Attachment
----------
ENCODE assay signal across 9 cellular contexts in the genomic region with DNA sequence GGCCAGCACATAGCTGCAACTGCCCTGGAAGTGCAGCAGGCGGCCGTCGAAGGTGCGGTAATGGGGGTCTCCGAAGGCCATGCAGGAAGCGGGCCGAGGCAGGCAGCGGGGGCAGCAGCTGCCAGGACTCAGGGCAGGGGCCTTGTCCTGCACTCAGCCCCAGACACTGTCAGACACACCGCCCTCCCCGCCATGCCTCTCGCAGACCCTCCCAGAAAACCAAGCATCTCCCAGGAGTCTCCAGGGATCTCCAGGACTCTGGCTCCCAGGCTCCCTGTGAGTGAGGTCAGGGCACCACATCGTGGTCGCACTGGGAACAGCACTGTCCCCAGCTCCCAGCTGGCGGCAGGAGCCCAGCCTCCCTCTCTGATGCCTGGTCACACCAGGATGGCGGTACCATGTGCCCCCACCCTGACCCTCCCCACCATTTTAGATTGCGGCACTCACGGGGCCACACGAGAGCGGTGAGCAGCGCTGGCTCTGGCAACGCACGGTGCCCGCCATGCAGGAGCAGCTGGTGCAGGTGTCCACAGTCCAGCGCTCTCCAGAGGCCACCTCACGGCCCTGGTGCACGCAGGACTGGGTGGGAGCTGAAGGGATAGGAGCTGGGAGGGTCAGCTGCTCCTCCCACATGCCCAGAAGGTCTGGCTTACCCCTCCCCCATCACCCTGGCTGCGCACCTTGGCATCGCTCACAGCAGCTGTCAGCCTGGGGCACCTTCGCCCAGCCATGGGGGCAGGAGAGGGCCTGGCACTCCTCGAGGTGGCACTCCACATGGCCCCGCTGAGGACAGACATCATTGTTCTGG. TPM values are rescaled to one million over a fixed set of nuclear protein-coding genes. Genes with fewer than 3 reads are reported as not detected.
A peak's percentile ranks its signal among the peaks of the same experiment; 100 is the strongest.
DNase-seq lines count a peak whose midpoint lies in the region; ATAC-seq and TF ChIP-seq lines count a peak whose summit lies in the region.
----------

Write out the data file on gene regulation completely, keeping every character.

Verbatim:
ENCODE assay signal across 9 cellular contexts in the genomic region with DNA sequence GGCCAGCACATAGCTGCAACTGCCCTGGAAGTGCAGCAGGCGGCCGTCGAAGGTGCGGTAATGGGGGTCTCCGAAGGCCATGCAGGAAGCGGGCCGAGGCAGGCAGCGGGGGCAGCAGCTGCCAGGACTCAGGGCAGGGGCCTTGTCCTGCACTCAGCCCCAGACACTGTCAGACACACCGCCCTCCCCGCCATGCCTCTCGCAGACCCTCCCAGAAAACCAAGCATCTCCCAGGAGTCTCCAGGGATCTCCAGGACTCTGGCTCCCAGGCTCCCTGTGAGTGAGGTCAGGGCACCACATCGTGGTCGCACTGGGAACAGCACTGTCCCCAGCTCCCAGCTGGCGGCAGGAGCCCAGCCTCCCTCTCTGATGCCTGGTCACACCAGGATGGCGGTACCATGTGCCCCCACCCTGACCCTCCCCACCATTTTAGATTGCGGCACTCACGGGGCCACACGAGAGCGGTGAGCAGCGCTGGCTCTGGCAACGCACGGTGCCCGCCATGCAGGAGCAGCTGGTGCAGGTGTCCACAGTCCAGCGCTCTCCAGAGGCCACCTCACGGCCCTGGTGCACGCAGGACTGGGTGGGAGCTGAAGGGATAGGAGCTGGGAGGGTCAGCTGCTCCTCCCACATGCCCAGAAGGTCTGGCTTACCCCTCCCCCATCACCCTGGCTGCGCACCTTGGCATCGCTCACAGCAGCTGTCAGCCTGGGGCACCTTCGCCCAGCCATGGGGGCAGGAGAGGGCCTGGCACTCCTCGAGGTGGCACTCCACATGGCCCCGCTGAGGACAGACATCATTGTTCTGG. TPM values are rescaled to one million over a fixed set of nuclear protein-coding genes. Genes with fewer than 3 reads are reported as not detected.
A peak's percentile ranks its signal among the peaks of the same experiment; 100 is the strongest.
DNase-seq lines count a peak whose midpoint lies in the region; ATAC-seq and TF ChIP-seq lines count a peak whose summit lies in the region.